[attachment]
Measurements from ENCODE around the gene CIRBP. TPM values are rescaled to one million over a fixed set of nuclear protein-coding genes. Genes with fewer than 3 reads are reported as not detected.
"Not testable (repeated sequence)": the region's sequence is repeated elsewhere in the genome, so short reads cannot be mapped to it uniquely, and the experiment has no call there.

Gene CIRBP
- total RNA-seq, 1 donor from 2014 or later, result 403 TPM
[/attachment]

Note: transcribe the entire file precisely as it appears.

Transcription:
Measurements from ENCODE around the gene CIRBP. TPM values are rescaled to one million over a fixed set of nuclear protein-coding genes. Genes with fewer than 3 reads are reported as not detected.
"Not testable (repeated sequence)": the region's sequence is repeated elsewhere in the genome, so short reads cannot be mapped to it uniquely, and the experiment has no call there.

Gene CIRBP
- total RNA-seq, 1 donor from 2014 or later, result 403 TPM